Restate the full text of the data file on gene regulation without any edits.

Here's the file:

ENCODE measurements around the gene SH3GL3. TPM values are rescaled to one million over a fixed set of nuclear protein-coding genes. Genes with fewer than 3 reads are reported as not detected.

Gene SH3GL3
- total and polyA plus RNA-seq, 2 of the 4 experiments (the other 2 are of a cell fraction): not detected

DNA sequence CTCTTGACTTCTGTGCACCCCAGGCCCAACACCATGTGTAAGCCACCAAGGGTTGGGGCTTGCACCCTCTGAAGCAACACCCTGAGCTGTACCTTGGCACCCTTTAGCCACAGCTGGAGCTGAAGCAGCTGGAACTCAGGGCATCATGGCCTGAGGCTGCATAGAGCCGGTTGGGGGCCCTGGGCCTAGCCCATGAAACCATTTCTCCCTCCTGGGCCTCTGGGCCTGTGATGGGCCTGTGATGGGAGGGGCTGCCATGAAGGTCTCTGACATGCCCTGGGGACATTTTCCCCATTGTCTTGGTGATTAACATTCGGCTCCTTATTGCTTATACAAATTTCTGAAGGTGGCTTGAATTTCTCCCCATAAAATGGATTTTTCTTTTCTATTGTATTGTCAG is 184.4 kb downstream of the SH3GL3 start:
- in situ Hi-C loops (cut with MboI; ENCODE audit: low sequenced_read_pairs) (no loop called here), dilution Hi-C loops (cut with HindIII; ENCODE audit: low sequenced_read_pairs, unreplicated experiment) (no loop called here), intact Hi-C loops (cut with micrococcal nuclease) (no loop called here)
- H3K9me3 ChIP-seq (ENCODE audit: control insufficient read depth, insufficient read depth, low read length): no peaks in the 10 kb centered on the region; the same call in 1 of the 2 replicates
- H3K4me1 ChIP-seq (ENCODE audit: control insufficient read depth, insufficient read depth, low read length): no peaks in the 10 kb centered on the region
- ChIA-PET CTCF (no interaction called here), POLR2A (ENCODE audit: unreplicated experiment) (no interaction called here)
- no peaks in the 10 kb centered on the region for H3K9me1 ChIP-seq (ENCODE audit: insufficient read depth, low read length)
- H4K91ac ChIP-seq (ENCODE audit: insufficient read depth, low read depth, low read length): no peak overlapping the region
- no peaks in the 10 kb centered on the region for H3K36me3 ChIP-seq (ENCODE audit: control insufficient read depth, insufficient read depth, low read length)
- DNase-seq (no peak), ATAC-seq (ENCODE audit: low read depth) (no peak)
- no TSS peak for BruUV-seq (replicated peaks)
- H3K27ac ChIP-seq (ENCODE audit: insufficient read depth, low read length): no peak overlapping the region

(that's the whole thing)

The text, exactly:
ENCODE measurements around the gene SH3GL3. TPM values are rescaled to one million over a fixed set of nuclear protein-coding genes. Genes with fewer than 3 reads are reported as not detected.

Gene SH3GL3
- total and polyA plus RNA-seq, 2 of the 4 experiments (the other 2 are of a cell fraction): not detected

DNA sequence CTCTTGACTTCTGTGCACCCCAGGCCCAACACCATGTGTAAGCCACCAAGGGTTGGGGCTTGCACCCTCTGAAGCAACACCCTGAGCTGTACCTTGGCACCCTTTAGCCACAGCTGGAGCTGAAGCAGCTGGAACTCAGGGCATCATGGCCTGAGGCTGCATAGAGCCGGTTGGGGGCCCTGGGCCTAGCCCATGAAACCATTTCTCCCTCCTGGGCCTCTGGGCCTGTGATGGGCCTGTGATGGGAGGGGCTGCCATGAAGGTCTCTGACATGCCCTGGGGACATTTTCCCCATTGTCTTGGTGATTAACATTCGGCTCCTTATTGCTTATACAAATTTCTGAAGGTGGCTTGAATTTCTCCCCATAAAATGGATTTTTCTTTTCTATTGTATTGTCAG is 184.4 kb downstream of the SH3GL3 start:
- in situ Hi-C loops (cut with MboI; ENCODE audit: low sequenced_read_pairs) (no loop called here), dilution Hi-C loops (cut with HindIII; ENCODE audit: low sequenced_read_pairs, unreplicated experiment) (no loop called here), intact Hi-C loops (cut with micrococcal nuclease) (no loop called here)
- H3K9me3 ChIP-seq (ENCODE audit: control insufficient read depth, insufficient read depth, low read length): no peaks in the 10 kb centered on the region; the same call in 1 of the 2 replicates
- H3K4me1 ChIP-seq (ENCODE audit: control insufficient read depth, insufficient read depth, low read length): no peaks in the 10 kb centered on the region
- ChIA-PET CTCF (no interaction called here), POLR2A (ENCODE audit: unreplicated experiment) (no interaction called here)
- no peaks in the 10 kb centered on the region for H3K9me1 ChIP-seq (ENCODE audit: insufficient read depth, low read length)
- H4K91ac ChIP-seq (ENCODE audit: insufficient read depth, low read depth, low read length): no peak overlapping the region
- no peaks in the 10 kb centered on the region for H3K36me3 ChIP-seq (ENCODE audit: control insufficient read depth, insufficient read depth, low read length)
- DNase-seq (no peak), ATAC-seq (ENCODE audit: low read depth) (no peak)
- no TSS peak for BruUV-seq (replicated peaks)
- H3K27ac ChIP-seq (ENCODE audit: insufficient read depth, low read length): no peak overlapping the region